04 Sanctus 
05 Agnus Dei

06 Stabat Mater


III. Renaissance Reborn: Choral Masterworks Given a New Life   (Via Veritate/Dennis Shrock). Gia CD 1036.

Renaissance Reborn
Renaissance Reborn was, first, the title of a lecture on performance practices given at the 2017 national conference of the American Choral Directors Association. Along with the subtitle “Breathing New Life into Renaissance Music,” the lecture presented historically informed practices that dealt with the subjects of vocal and instrumental forces, sound and pitch, meter and tactus, tempo, phrasing, structure, music dicta and music recta, text underlay, ornamentation, and expression–all the practices supported by primary sources from the Renaissance era and all the music became like restored art works that revealed their original rich and bright colors.

The lecture led to the writing of the book Performing Renaissance Music, with expanded material and musical examples, and to the recording of this CD, which incorporates the historical practices.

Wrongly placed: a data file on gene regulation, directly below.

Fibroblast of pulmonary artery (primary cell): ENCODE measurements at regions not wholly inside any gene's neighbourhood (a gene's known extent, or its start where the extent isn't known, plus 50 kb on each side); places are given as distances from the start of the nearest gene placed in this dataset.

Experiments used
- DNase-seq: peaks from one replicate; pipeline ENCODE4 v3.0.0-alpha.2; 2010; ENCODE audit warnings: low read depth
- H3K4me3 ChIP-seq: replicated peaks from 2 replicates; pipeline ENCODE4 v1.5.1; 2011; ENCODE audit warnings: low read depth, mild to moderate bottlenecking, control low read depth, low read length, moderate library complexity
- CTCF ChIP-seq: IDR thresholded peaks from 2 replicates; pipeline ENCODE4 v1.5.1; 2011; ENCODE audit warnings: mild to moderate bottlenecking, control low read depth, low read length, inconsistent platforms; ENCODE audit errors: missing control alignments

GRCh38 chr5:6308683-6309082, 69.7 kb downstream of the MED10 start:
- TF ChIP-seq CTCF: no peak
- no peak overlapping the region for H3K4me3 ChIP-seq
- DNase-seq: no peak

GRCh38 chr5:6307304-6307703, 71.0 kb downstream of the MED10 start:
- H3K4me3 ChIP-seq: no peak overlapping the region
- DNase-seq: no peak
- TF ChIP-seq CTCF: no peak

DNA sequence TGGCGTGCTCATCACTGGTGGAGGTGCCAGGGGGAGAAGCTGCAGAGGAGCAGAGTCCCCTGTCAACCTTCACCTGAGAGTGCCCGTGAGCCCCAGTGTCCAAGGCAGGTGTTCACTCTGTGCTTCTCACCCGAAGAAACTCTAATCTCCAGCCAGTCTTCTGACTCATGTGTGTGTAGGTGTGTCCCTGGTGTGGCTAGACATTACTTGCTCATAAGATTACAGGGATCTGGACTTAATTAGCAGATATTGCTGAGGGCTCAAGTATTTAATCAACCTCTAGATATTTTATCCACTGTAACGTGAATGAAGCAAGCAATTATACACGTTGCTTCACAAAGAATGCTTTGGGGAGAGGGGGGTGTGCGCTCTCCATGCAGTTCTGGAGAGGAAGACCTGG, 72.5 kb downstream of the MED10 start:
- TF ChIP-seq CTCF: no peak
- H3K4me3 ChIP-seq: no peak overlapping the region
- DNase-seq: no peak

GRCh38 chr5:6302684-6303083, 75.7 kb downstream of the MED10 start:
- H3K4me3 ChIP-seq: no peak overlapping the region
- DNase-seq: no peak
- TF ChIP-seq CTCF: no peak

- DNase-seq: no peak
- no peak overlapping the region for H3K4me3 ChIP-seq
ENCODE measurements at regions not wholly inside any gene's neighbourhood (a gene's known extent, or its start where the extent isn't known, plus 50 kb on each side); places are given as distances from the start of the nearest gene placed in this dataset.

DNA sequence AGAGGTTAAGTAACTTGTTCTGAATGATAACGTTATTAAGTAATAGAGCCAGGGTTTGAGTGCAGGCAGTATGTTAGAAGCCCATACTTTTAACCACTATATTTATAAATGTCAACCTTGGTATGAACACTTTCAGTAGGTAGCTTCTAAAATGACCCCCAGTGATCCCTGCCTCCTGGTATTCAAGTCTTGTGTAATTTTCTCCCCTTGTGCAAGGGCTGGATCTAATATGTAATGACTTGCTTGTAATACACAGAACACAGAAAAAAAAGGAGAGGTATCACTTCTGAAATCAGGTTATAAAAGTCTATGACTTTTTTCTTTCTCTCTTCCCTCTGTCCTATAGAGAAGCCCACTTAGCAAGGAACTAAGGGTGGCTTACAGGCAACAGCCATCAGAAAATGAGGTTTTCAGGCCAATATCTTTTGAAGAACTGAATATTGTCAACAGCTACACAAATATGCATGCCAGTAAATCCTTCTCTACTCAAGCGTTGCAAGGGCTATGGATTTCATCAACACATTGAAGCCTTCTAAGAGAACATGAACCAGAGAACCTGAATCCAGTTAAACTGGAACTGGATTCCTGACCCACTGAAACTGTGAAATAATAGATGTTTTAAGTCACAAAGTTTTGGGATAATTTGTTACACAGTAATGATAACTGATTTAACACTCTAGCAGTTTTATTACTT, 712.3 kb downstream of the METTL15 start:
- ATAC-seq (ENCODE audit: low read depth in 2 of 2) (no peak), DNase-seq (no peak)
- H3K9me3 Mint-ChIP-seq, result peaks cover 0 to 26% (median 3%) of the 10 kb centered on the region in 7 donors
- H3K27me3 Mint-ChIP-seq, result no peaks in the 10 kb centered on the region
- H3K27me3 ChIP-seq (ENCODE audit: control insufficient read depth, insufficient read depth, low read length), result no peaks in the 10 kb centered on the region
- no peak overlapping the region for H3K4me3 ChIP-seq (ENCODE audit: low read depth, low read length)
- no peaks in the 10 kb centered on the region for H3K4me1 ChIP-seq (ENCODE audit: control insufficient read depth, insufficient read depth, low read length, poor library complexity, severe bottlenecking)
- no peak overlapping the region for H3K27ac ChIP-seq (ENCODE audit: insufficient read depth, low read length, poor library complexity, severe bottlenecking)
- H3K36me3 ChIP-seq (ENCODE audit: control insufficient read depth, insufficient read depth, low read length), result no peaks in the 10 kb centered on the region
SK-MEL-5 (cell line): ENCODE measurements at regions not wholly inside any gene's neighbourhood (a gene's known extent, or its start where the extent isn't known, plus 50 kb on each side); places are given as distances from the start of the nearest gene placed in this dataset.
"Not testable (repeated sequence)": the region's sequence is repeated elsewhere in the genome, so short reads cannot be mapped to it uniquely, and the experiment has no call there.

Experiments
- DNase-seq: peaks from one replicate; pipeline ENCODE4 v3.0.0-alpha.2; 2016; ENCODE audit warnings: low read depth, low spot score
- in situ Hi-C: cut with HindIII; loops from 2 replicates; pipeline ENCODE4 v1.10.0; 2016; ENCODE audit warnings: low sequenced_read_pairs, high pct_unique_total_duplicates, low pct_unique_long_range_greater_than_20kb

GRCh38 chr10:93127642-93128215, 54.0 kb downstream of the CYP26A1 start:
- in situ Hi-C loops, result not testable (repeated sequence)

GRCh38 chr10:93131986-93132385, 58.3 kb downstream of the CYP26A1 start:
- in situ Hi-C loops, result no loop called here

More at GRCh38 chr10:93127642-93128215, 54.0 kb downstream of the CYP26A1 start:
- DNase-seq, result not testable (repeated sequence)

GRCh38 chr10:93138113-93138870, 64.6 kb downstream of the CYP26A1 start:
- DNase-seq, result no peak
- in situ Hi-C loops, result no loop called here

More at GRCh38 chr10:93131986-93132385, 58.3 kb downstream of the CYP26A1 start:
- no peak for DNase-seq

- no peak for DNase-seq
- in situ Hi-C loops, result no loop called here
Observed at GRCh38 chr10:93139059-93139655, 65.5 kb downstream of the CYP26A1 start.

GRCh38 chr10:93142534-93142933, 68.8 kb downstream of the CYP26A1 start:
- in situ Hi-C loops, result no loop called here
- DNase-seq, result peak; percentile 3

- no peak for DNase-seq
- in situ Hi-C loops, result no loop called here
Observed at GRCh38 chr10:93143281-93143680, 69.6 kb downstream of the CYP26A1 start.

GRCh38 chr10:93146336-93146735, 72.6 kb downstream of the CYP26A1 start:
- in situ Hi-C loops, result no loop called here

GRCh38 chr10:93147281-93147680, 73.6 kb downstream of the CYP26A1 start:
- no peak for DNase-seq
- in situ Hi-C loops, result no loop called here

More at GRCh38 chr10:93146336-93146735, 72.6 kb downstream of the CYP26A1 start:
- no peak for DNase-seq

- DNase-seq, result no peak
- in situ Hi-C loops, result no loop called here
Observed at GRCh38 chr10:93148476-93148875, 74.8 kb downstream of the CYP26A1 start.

The repertoire is from the apex of the era (1538–1618); it includes common genres of the time (motet, mass, and madrigal) and the most esteemed composers from across Europe.

Musica, dei donum optimi Orlando di Lasso 4:29  
Ave Maria Robert Parsons 5:03  
Dixit Maria Hans Leo Hassler 2:59  
Missa super Dixit Maria (Kyrie & Gloria) Hans Leo Hassler 5:56  
Factum est silentium Richard Dering 2:31  
Tu es Petrus - Quodcumque ligaveris Giovanni Pierluigi da Palestrina 5:27  
Pseaume Jan Pieterszoon Sweelinck 7:37  
Italia mia Philippe Verdelot 4:39  
Ecco mormorar Ponde Claudio Monteverdi 3:05  
Moro, lasso Carlo Gesualdo 4:12  
Leggiadre ninfe Luca Marenzio 2:26  
Fair Phyllis John Farmer 2:05  
As Vesta was from Latmos hill descending Thomas Weelkes 3:30  
Weep, O Mine Eyes John Bennet 3:01  
Draw on, Sweet Night John Wilbye 5:59  
Now, O Now, I needs must part John Dowland 3:35

Composer Info

John Taverner , Robert White, William Byrd , Thomas Tallis, Robert Fayrfax, JOHN BROWNE (fl.c. 1480 - 1505), THOMAS ASHWELL (c. 1478-c. 1527) , Orlando di Lasso, Robert Parsons, Hans Leo Hassler, Richard Dering, Giovanni Pierluigi da Palestrina, Jan Pieterszoon Sweelinck, Philippe Verdelot, Claudio Monteverdi, Carlo Gesualdo, Luca Marenzio, John Farmer, Thomas Weelkes, John Bennet, John Wilbye, John Dowland

CD Info

Ars Nova/Da Capo CD 8.226056, Glossa CD GCD P32115, Gia CD 1036